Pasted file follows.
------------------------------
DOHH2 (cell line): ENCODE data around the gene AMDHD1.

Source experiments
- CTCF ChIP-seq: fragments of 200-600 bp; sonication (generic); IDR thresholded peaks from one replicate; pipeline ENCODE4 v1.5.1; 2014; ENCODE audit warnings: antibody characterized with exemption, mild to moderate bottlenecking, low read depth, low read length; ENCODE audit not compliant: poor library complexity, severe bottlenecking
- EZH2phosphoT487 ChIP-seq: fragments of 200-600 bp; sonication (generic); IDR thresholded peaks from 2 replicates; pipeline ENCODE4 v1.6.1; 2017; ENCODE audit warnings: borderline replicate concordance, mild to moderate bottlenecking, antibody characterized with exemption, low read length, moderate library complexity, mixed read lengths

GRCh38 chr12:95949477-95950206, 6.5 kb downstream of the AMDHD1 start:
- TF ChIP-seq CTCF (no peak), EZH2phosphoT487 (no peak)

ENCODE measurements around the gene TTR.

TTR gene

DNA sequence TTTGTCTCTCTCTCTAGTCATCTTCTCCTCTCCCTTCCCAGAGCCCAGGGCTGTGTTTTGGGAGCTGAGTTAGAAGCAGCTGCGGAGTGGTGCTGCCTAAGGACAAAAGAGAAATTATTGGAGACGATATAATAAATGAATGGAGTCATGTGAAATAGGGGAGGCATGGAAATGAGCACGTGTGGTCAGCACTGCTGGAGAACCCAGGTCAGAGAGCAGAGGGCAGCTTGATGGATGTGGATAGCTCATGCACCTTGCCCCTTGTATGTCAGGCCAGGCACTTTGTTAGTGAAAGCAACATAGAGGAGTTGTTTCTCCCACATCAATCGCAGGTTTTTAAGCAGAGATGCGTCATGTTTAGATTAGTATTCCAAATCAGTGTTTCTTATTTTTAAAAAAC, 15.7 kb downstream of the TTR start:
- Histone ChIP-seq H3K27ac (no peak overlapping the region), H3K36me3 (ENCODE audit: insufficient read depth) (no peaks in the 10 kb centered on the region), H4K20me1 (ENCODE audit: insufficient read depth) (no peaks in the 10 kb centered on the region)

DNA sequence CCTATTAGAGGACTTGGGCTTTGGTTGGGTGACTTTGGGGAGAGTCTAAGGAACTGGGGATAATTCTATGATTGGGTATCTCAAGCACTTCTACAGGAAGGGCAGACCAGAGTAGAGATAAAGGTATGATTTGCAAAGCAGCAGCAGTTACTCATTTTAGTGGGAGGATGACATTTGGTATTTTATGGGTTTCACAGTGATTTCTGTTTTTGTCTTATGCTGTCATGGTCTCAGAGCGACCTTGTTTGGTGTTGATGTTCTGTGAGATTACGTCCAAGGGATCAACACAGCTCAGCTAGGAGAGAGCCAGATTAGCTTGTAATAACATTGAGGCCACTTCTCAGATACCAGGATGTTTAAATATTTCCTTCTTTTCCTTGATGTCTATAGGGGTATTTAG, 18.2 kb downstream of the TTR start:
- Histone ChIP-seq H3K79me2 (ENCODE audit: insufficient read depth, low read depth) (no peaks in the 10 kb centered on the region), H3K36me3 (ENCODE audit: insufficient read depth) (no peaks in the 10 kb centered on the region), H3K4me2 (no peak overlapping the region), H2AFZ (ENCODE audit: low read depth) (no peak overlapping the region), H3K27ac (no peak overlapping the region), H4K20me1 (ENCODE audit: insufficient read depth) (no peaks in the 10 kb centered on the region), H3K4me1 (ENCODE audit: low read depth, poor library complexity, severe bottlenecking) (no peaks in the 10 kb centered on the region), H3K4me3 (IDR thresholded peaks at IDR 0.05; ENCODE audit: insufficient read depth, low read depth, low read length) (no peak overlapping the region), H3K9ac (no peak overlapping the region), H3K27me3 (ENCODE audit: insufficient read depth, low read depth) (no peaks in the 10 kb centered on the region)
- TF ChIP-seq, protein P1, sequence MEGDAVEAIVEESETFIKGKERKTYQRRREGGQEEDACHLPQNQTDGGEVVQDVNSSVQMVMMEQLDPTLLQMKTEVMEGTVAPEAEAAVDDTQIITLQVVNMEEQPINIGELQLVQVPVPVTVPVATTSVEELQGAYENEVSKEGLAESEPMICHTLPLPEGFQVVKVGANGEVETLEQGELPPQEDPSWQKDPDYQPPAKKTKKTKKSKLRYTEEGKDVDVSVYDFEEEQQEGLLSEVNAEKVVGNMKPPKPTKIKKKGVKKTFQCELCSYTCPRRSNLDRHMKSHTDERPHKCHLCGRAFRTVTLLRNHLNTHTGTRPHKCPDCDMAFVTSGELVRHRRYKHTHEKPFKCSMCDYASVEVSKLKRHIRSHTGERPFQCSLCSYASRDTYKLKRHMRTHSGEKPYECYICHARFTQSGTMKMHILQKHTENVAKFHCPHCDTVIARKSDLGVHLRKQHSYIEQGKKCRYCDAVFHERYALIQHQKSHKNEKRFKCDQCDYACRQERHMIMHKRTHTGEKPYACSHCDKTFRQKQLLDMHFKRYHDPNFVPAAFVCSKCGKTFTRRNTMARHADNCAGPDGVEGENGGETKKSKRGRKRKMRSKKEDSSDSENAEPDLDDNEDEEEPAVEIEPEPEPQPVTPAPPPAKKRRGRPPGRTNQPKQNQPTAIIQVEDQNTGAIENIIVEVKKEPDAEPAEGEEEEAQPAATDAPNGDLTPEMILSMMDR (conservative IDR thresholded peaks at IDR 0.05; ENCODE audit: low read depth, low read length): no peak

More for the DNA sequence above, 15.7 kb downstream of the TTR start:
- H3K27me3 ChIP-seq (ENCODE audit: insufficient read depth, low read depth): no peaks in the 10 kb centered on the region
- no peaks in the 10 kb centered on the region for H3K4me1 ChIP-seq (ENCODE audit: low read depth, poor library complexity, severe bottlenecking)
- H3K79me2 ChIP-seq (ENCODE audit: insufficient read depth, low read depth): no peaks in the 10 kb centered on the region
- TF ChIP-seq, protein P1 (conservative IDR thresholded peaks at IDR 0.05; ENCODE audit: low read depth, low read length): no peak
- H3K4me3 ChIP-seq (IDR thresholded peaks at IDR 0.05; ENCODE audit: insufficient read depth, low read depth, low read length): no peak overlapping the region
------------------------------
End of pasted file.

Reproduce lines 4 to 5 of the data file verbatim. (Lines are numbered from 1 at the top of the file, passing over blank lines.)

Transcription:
- EZH2phosphoT487 ChIP-seq: fragments of 200-600 bp; sonication (generic); IDR thresholded peaks from 2 replicates; pipeline ENCODE4 v1.6.1; 2017; ENCODE audit warnings: borderline replicate concordance, mild to moderate bottlenecking, antibody characterized with exemption, low read length, moderate library complexity, mixed read lengths

GRCh38 chr12:95949477-95950206, 6.5 kb downstream of the AMDHD1 start: